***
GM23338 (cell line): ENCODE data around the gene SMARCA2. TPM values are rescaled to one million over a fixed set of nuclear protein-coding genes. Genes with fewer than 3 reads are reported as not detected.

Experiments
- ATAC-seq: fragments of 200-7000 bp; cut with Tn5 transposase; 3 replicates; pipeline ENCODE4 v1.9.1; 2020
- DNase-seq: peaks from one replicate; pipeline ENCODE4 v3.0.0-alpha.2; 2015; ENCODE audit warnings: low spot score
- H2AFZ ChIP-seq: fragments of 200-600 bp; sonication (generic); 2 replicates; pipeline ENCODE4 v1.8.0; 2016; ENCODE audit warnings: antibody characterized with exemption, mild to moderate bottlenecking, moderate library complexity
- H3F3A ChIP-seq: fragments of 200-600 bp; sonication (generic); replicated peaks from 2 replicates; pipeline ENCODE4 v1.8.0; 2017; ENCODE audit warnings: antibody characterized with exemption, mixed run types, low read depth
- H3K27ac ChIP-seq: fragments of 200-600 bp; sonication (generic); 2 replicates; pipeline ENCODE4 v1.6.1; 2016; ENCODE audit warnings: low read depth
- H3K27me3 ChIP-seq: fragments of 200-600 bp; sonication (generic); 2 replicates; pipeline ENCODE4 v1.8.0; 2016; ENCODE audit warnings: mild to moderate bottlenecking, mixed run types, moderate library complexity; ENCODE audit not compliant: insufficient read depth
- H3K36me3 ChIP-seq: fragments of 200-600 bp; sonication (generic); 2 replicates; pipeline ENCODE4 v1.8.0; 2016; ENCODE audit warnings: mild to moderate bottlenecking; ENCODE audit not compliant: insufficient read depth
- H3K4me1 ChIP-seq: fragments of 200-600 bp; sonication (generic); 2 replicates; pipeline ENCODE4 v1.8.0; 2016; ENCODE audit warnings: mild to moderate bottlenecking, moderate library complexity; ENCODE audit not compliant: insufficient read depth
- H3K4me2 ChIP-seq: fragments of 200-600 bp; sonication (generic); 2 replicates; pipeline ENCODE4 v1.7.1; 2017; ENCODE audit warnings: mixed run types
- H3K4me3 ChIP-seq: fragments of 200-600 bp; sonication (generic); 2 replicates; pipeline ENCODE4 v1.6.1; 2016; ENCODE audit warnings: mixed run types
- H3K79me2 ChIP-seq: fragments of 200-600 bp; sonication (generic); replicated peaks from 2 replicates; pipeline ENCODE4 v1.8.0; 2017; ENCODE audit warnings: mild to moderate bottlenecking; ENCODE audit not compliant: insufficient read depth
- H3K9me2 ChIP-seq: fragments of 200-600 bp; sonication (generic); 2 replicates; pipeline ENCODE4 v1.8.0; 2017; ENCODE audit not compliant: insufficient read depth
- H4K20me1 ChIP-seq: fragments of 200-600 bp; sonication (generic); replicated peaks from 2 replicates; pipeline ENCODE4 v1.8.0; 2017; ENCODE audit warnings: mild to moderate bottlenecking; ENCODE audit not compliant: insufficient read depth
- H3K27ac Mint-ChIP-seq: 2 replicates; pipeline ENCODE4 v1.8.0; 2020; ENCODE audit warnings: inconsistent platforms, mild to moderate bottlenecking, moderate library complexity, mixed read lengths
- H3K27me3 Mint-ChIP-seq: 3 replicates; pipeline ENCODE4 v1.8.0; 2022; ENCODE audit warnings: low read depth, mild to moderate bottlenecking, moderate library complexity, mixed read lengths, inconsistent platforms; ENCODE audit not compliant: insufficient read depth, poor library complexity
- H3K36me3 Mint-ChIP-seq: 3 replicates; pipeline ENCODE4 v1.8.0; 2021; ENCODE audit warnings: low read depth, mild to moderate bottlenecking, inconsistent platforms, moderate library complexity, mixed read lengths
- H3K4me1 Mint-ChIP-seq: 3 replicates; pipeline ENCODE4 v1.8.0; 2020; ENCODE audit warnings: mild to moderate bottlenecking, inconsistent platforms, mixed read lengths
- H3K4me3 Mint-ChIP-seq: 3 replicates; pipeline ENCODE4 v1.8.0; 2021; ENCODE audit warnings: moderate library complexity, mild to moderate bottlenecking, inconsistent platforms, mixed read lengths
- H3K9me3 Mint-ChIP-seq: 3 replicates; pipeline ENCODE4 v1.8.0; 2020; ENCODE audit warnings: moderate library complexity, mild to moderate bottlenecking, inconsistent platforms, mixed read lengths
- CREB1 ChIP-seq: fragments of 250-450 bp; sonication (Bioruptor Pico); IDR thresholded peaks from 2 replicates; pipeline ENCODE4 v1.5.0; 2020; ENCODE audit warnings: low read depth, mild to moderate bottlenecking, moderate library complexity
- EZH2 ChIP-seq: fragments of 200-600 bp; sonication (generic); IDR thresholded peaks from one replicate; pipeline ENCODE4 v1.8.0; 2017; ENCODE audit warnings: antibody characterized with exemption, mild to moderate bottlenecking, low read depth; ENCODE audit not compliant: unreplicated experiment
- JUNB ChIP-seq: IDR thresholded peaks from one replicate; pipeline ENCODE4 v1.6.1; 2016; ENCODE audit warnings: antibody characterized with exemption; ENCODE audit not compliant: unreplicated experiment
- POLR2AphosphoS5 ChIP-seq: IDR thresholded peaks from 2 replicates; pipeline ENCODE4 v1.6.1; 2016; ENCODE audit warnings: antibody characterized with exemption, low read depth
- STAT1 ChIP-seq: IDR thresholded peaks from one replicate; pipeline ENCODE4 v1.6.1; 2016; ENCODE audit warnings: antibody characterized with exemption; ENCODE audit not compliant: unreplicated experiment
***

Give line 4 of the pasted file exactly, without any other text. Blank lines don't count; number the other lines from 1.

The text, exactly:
- DNase-seq: peaks from one replicate; pipeline ENCODE4 v3.0.0-alpha.2; 2015; ENCODE audit warnings: low spot score